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Alexander M'Nair,
Frederick Bates,
John Miller,

Daniel Dunklin,

Under the Constitution.
elected 1820 Lilburn W. Boggs,
do. 1824 Thomas Reynolds,
do. 1828 John C. Edwards,
do. 1832


Done in Convention, June 12, 1820.

elected 1836

do. 1840 do. 1844

Every free white male citizen of the United States, twenty-one years old, resident in the state one year before the election, and three months in the place where he offers his vote, may vote. Representatives, in number not above 100, shall be chosen in counties every second year, shall be free white male citizens of the United States, 24 years old, inhabitants of the state for two years, and of the county for one year next before the election, and shall have paid a tax. Senators (in number not fewer than 14 nor more than 33) shall have the qualifications of representatives, and shall be 30 years old, inhabitants of the state for four years, and shall be chosen for four years, one-half every second year. The General Assembly shall not pass laws to emancipate slaves, without the consent and payment of their owners, or to prevent immigrants from bringing with them slaves of the same description with those in the state. It may pass laws prohibiting the importation of the slaves who have committed a high crime; or as merchandise; slaves, or the offspring of slaves imported into the United States; permitting emancipation, saving the rights of creditors, and the public from being at their charge. It shall pass laws prohibiting free negroes or mulattoes from coming into the state, and obliging the owners to treat slaves with humanity. Slaves shall have a trial by jury, in criminal cases, and shall have the same protection in their lives and persons as whites. The laws shall be revised and digested once in every ten years. The governor and lieutenant-governor, who shall preside in the senate, shall be 35 years old, natives of the United States, or citizens thereof at the adoption of the constitution, or inhabitants of the territory now called Missouri, at the time of its cession, shall have been residents of the state for four years next before the election, shall be chosen for four years by a plurality of votes, and shall be ineligible for the next four years. The governor may veto a bill; but a majority of both houses may pass it, notwithstanding his veto. If the office of governor be vacant, it shall be filled by the lieutenant-governor, and after him by the president of the senate pro tem., and after him by the speaker of the house; but a new election shall be called after three months' notice, unless the vacancy occur within 18 months of the end of the term. Sheriffs and coroners serve for two years, and are ineligible for four years in every eight. The supreme court shall consist of three judges, and shall have appellate jurisdiction only. Circuit courts have exclusive criminal jurisdiction, unless deprived of it by law, and hear all civil cases not cognizable by a justice of the peace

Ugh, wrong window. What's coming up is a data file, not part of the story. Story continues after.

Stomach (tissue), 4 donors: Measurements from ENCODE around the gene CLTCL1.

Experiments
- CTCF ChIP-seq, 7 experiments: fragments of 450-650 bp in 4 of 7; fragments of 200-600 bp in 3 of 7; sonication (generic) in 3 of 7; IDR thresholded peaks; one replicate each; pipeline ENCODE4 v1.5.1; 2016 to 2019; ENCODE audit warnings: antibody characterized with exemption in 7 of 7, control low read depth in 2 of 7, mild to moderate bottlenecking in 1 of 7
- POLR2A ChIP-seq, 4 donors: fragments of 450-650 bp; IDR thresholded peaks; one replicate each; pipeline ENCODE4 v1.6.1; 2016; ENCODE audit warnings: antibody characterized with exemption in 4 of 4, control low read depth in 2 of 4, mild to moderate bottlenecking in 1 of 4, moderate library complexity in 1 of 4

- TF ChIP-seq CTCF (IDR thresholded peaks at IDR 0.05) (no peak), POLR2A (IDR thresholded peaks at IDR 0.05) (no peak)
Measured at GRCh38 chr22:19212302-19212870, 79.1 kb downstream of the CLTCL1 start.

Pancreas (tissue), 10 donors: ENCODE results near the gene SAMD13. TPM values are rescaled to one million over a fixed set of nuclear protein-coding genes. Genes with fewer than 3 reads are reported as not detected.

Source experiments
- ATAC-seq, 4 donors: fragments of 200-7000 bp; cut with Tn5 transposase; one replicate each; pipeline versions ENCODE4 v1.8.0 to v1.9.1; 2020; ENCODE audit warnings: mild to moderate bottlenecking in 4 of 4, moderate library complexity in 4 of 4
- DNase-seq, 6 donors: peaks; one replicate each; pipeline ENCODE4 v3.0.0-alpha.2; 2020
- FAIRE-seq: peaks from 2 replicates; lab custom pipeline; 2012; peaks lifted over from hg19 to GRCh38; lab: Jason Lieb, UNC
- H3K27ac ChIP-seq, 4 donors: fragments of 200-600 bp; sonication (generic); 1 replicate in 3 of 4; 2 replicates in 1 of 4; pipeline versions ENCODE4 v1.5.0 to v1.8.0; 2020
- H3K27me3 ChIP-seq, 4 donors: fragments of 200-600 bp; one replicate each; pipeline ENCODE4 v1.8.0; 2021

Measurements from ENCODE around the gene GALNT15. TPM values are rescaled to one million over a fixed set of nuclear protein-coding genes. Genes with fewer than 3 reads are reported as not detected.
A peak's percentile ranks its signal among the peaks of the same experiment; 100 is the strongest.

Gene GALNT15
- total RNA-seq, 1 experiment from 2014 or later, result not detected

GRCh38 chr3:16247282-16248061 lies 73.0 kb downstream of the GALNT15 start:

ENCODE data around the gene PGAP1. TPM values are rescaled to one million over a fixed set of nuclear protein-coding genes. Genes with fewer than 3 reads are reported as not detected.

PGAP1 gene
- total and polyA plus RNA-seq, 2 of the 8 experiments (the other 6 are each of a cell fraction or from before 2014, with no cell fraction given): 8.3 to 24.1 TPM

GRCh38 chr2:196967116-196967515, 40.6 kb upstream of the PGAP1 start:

equity jurisdiction is divided between the circuit and supreme courts. Judges of the supreme or circuit court shall be 30 years old, and shall leave their office at 65, and may be removed upon address of two-thirds of both houses. One bank, and no more, may be established, with not more than five branches, a capital of not more than $5,000,000, one-half, at least, reserved to the state. The General Assembly, by a vote of two-thirds of the members, may propose amendments, which shall be published twelve months before the general election; and if, at the first session thereafter, they are confirmed by a vote of two-thirds of the members, they become part of the constitution.

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James H. M'Dearman, of City of Jeffern., Aud. of Accounts,

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County Courts. The jurisdiction of these courts is limited to matters of probate and local county affairs, as roads, &c. A county court sits in each county, and is composed of three justices, who are elected by the people, and hold their offices for four years. An appeal lies to the Circuit Court. Amount of state debt, $684,997.40. Interest on debt, $73,100.


Iowa was erected into a territorial government by act of Congress in June, 1838, and admitted into the Union in December, 1846.

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Governor under the Constitution.

Ansel Briggs, entered upon office December, 1846.


Done in Convention, May 18, 1846; adopted by the People, Aug. 3, 1846. Every white male citizen of the United States, 21 years old, idiots, insane, or infamous persons excepted, having resided in the state six months, and in the county where he claims to vote twenty days, shall have the right of suffrage. The sessions of the General Assembly, consisting of a senate and house of representatives, shall be biennial, commencing on the first Monday in December after their election. Representatives shall be chosen for two years, on the first Monday of August; they must be 21 years of age, and have resided in Iowa for at least one year, and in their district at least thirty days previous to the election. Senators, not less than one-third, nor more than one-half, as numerous as the representatives, must be 25 years of age; they shall be chosen for four years, one-half biennially. The governor may refuse to sign a bill; but, if subsequently approved by two-thirds of the members of both houses, it shall become a law in spite of his objections. The pay of members shall not exceed $2 a day for the first fifty days, and $1 a day for the rest of the session, with $2 for every twenty miles of